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suggestion: only='string' #316

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paulocheque opened this Issue Oct 29, 2015 · 11 comments

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paulocheque commented Oct 29, 2015

It took me time to understand what is happening when I passed a ('string') instead of ('string',). Maybe it would be a good idea to raise an error or accept one unique field in the only field.

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sloria commented Nov 11, 2015

Fair point, though I'm not sure which alternative is better:

  1. Raise an error if only isn't a collection
  2. Allow only to be a string. What would the behavior be here? Would only='field' be equivalent to only=('field', ) or would it have different behavior, like passing only='field' to Nested?

I am open to suggestions.

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paulocheque commented Nov 11, 2015

I would choose the option 2 because it gives flexibility to the final code. But I think it is better to mantain the simplicity of the tool, avoiding too much useless flexibility. So I would go with the option 1.

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density commented Dec 5, 2015

It's probably "pythonic" to be forgiving but I think it's better to force users to be explicit. And why have two ways to express the same thing? Option 1 👍

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xuhcc commented Dec 16, 2015

Just ran into the same problem with exclude='field'. I think an exception should be raised.

@sloria sloria added this to the 3.0 milestone Dec 28, 2015

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frol commented Mar 6, 2016

+1 for Option 1.

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deckar01 commented Jun 27, 2016

I am leaning towards option 2.2 (like passing only='field' to Nested) which plucks the attribute when only is a string.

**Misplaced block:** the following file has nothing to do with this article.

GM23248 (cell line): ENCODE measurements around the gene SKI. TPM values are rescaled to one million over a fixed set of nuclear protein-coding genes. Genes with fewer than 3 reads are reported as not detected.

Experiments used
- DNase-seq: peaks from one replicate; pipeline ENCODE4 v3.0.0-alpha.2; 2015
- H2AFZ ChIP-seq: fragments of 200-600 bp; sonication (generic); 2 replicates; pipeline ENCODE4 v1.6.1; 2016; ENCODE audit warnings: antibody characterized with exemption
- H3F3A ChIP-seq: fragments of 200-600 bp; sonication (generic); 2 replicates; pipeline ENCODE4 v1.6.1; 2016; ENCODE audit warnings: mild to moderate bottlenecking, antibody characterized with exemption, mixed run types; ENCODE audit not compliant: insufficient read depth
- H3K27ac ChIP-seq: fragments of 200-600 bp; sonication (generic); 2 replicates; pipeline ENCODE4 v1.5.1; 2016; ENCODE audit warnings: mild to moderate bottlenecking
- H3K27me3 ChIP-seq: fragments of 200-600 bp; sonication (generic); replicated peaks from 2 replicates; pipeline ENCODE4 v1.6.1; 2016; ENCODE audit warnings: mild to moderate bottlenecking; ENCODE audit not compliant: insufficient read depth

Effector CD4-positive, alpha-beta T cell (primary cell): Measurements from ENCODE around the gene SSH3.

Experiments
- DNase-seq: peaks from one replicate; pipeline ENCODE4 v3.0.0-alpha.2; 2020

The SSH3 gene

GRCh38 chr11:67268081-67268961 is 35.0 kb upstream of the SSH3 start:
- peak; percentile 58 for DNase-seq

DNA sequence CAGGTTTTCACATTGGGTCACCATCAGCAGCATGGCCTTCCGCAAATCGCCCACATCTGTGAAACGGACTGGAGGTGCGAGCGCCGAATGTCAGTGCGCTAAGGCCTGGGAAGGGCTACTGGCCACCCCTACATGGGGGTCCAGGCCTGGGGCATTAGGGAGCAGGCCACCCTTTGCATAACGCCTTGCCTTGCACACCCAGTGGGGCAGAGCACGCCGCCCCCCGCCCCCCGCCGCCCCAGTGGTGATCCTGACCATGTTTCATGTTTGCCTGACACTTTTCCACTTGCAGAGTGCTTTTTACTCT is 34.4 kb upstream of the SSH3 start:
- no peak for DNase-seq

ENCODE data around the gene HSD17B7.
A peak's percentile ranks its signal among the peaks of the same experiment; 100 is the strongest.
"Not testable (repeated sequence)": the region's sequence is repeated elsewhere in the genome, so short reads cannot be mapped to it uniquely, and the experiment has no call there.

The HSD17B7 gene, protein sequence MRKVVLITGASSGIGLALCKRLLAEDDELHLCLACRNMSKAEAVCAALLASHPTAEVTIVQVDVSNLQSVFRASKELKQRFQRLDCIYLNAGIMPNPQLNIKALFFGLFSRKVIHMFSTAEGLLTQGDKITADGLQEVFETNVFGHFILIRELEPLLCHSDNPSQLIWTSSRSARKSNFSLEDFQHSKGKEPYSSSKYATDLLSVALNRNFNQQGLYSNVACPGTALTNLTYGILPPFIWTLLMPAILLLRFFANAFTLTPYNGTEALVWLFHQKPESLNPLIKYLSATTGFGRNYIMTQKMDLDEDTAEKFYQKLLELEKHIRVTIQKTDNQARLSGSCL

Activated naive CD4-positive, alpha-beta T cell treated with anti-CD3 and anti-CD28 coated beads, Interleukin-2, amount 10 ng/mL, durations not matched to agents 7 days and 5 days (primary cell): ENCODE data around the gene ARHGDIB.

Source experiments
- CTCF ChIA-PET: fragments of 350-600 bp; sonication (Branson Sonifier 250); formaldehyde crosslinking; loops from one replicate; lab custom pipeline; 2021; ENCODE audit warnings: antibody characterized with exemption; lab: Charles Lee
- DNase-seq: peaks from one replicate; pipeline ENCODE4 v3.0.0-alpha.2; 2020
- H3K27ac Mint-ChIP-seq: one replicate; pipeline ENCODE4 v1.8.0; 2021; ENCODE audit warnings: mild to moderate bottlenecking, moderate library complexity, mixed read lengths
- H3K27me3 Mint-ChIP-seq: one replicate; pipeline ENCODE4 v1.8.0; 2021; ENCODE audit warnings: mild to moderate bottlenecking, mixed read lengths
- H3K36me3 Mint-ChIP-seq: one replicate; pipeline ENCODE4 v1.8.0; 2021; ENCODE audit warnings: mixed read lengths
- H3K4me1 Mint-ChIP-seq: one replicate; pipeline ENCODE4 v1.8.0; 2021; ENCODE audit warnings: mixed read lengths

My reasoning is that it would simplify the implementation by moving the custom only handling from the Nested field to the Schema class, and would normalize the behavior of the only parameter across interfaces.

But I think it is better to mantain the simplicity of the tool, avoiding too much useless flexibility.

This functionality is already present in the Nested field and it is useful. The simplest thing to do would be to push the logic down to the schema implementation.

Consider an API that needs to expose a flat list of user names. Currently you would have to pluck the fields out of the list of objects manually. I think this is a fundamental serialization operation that belongs in the schema implementation.

user_names_schema = UserSchema(only='name')
data, errors = user_names_schema.dumps(users, many=True)
# '["username1", "username2", "username3"]'

This is also related to loads() handling this behavior for the inverse operation (see #314).

user_names_schema.loads(data, many=True)
# [{"name": "username1"}, {"name": "username2"}, {"name": "username3"}]
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sloria commented May 14, 2018

This is closely related to #800, where it's being proposed that we remove the "plucking" behavior when passing a string to only.

If we move forward with that, then it probably makes sense to go with option 1 and disallow non-collection input to only.

@timc13

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timc13 commented Jul 25, 2018

i think it's better to be forgiving and go with option 2, rather than a runtime error

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deckar01 commented Jul 25, 2018

I think modulating the Nested functionality this much based on the type of a parameter is confusing.

#800 (comment)

@timc13 The same argument applies here. I am in the process of removing the string handling for only in Nested in favor of a dedicated Pluck field. I'm not sure adding string handling for only is the best way to support this feature during schema instantiation. It would be nice if fields could be loaded and dumped without a schema to wrap them.

user_names_schema = fields.Pluck(UserSchema, 'name', many=True)
data, errors = user_names_schema.dumps(users)

@sloria I have been experimenting with treating schema as an dict/object field internally. This allows all fields (including non-collection types) to be used like a schema. It also eliminates the need for the many schema constructor argument in favor of wrapping the schema in a list field.

https://deckar01.gitlab.io/marsha/guide.html#deserializing-data

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timc13 commented Jul 25, 2018

I suppose the argument is that this is not modulating the behavior of only, but only allowing forgiveness because it is easy to pass in a string out of convenience when you only want one field.

This would just always transform a single string into a collection of strings.

By the way, this logic should apply to both only and exclude arguments

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sloria commented Aug 4, 2018

Went with option 1 (raise an error) in #896. Together with the upcoming Pluck field, I think it's a good approach.

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